Plutzik's best-known work continues to be Horatio (1961).
The poem began with some idle speculation in the barracks at Shipdham, Norfolk, at the end of World War II: what would Hamlet’s philosophical friend have done with the memory of the prince in terms of his dying request: "In this harsh world draw thy breath in pain / To tell my story." The creation of the poem’s 2,000 lines, mainly in the 1950s, drew from the full range of the poet’s mature experience—teaching Shakespeare, surviving the war, earlier attempts to write a long poem (Death at the Purple Rim, and the unpublished Seventh Avenue, Express, and Mythos), the year of retreat and meditation at Quaker Farms in 1936 and 1937, marriage and parenthood, and so on.
The record of the poem’s course to completion and publication, as revealed in Plutzik’s voluminous worksheets and correspondence on it, is virtually an allegory of poetic adversity and perseverance. It is a noble poem, worthy of its subject, worthy of its author at the height of his powers, and worthy of the critics and poets who helped Plutzik see it through—including Donald Hall, Robert Penn Warren, and Hiram Haydn.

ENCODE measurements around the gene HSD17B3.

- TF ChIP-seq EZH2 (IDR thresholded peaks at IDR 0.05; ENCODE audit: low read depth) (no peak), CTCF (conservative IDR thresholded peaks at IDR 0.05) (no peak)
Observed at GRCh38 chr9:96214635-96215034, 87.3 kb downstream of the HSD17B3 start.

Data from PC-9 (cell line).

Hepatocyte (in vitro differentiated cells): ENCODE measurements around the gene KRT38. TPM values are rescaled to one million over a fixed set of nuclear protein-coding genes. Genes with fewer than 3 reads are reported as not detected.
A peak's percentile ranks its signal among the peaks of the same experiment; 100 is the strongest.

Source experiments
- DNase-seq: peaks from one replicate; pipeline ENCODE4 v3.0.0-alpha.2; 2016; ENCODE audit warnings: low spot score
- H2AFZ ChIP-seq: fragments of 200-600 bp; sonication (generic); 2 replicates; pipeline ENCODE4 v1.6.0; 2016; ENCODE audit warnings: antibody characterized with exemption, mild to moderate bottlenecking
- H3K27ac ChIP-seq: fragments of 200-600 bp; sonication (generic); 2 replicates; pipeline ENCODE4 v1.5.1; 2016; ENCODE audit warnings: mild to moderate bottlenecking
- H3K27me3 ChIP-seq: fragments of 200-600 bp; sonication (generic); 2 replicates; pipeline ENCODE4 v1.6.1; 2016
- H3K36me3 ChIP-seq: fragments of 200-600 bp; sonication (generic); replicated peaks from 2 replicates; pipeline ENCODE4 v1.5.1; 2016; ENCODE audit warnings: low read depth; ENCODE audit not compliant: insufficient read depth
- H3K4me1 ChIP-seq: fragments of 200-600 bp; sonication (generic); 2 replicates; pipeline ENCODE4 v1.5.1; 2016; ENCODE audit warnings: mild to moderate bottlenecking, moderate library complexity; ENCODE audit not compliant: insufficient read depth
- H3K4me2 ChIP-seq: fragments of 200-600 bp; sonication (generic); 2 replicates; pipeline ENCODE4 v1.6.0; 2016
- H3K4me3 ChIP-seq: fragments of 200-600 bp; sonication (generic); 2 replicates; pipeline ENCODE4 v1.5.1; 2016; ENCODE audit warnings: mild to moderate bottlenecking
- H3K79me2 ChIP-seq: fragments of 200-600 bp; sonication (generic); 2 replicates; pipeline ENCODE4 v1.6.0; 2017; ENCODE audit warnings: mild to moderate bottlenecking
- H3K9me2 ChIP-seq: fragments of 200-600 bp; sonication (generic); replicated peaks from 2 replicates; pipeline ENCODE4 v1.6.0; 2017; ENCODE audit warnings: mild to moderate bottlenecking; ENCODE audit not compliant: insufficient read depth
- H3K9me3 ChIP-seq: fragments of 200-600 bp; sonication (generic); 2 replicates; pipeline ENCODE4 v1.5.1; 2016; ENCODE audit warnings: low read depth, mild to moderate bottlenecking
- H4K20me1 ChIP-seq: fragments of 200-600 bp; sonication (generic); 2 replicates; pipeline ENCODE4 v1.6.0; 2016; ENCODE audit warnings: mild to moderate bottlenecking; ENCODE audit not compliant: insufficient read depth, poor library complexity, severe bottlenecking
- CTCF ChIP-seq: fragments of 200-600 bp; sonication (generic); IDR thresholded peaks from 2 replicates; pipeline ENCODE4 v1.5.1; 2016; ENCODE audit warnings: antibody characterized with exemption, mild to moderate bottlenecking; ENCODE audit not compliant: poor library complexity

Shakespeare, William. Hamlet. New Haven: Yale University Press .
HP's college text with Hamlet's last speech to Horatio in V, ii, underlined.
Early drafts of passages from Horatio.
The "Letter from Bern" was not included in the final version of the poem.
Two typed letters, signed, to HP from Hiram Haydn, Director of Atheneum. Each one page, August 28, 1959, and September 4, 1959.
HP received this remarkable sequence of rejection /acceptance letters on the same day!
Typed letter, signed, to HP from Donald Hall. Page 3 of 4 pp., June 15, 1959.
Hall continued to serve HP crucially as a friendly critic, as Horatio evolved toward publication.
Slater, Joseph. Review of Horatio in Saturday Review 44 (May 6, 1961): p. 47.
Other reviewers included Thom Gunn, Walker Gibson, and John C. Holmes.